“Not all who wander are lost.” -J.R.R. Tolkien
There were a lot of pressing matters vying for my time, but it was a gorgeous November day. The sun beamed down on Columbia far warmer than November has any right to be in Mid-Missouri. My laptop told me it was 60 degrees. Forget responsibility. Nothing could confine me.
The MKT Trail was smathered with joggers, walkers, and and the occasional biker who had the same idea on this glorious Wednesday evening. I easily passed most of them, slowing a touch to arc around the bodies before whizzing by and resuming my straight path. I wanted to be alone. A sense of serenity came over me as I rode farther from the city. The whoosh of cars on Providence was soon muffled to inaudible by the hug of trees still clinging to some leaves. The whir of my bike and steady crunch of gravel under my wheels wove together the thoughts dancing in and out of my head. I didn’t try to concentrate on anything, just let my mind wander.
It had been a while since my last venture down this path. I kept noticing previously hidden background peeking through the thinning foliage on either side of the trail. I rode slowly enough to take it all in as it slid past. This trip had a different feel than my other frequent rides. I was used to being accompanied by Michael, who naturally took the lead and set the pace. Without my better half, my rhythm was choppy and sporadic, spontaneous like my spirit. I alternated between bursts of speed when my feet pushed the pedals furiously to feel the wind whip against my cheeks and stretches of coasting along, soaking it all up, in no hurry to get anywhere. It didn’t matter, this was a solo ride.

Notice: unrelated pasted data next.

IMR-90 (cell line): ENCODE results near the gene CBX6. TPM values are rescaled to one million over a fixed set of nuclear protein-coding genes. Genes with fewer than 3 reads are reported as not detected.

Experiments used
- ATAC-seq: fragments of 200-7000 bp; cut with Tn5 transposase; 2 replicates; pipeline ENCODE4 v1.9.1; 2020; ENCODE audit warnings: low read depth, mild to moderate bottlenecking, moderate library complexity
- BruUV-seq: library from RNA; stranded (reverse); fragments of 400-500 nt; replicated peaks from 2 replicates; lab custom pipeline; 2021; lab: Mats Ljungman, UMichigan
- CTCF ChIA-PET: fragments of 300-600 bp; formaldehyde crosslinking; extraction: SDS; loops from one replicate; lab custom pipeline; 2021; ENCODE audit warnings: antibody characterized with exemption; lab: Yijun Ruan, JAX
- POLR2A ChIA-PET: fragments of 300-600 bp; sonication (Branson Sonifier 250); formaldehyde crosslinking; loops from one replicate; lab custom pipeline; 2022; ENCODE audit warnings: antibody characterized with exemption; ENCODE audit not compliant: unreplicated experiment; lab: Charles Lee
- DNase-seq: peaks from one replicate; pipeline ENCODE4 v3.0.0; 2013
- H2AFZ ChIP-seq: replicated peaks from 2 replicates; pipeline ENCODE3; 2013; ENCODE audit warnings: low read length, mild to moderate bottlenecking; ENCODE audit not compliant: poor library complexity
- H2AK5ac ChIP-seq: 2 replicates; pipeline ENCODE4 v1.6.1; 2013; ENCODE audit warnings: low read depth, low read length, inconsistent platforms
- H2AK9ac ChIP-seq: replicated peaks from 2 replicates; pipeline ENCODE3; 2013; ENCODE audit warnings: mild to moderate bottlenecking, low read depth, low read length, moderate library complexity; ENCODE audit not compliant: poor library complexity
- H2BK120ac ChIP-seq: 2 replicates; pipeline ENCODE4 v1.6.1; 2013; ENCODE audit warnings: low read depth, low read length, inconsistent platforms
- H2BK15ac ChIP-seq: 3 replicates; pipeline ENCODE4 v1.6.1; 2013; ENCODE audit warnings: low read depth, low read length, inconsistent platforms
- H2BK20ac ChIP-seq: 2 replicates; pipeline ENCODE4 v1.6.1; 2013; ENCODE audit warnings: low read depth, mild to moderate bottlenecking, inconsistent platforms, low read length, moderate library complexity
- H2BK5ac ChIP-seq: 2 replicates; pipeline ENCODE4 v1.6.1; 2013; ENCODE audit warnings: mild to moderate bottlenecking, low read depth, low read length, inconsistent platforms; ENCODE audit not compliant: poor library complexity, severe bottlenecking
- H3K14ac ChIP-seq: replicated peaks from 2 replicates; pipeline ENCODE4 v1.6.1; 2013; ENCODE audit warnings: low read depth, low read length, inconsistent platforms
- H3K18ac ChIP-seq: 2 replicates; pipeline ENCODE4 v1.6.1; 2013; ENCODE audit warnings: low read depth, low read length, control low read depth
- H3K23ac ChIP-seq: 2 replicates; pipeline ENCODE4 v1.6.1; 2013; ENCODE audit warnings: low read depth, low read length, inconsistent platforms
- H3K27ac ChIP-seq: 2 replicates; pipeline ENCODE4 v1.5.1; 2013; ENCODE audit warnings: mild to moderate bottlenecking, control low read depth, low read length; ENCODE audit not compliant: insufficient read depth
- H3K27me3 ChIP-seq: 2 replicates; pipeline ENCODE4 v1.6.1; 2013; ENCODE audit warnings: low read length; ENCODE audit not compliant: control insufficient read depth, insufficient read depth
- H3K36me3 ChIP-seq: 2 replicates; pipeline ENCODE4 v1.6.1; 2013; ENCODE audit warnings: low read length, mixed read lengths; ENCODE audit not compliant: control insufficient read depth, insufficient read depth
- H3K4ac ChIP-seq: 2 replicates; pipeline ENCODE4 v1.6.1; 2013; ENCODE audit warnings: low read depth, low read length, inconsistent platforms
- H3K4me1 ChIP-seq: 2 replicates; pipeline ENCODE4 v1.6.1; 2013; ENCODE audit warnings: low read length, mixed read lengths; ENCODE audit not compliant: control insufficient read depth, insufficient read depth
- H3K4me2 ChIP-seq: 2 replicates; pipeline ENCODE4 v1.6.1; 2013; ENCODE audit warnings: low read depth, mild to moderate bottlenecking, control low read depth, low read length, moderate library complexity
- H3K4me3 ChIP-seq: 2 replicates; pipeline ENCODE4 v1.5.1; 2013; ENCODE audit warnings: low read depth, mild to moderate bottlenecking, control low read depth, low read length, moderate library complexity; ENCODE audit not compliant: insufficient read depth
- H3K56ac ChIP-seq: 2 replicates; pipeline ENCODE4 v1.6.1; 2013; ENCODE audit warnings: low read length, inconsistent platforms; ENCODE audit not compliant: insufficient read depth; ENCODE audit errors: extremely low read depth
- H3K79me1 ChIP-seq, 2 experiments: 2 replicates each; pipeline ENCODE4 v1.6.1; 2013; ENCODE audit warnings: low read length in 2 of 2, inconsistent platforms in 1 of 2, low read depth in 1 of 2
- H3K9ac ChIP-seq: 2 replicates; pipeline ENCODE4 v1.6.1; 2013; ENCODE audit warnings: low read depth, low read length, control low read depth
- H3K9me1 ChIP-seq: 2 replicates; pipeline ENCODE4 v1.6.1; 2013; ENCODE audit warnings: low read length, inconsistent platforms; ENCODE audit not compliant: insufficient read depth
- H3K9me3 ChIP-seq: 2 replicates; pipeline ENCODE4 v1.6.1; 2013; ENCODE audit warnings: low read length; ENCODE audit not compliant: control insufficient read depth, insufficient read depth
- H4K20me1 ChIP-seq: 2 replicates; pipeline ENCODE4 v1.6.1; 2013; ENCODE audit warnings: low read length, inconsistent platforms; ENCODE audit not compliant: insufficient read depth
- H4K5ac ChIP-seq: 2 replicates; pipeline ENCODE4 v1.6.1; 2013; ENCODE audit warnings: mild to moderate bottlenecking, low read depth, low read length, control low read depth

College has been its own sort of solo ride. Though my seven and a half year relationship with Michael was still very much a part of every aspect of my life, I had to learn some independence to follow my own path. I didn’t understand the necessity of it before coming to here. I’ve always been strong-willed and Michael is far from overbearing. I knew my own mind. I didn’t need any more independence. But part of me must have known that our relationship needed breathing room, a test, a healthy temporary distance. So we didn’t apply to the same universities. It was time for me to find myself. To be something besides half of MikeandNikki. Tests aren’t easy, and this one hasn’t been. But nothing worth having comes without a struggle. I’ve become stronger as an individual striving to find myself and reason out a purpose for my existence. Better yet, Michael and I have become stronger as a couple. We’re still two halves of a whole, but we’re very distinct, complete halves. We’ve matured to hone our strengths and admit our weaknesses. We feed off each other’s vibrance and uphold each other through the storms.
As my brain sifted through all this, I came up to a woman jogging beside her little son on what was clearly his first bike. I smiled as I passed and my mind drifted into the future. What would my life be like? Would I settle in Columbia, and run beside my son on his first bike? I tried to picture thirty-something year-old Michael. We’d probably stop at a field to fly a model airplane. Won’t he make a good grandpa, I thought to myself and laughed. I was getting way ahead of myself. The energy of youth is pulsing in my veins, no need to plan out the future today. It will come on its own, probably far faster than I realize.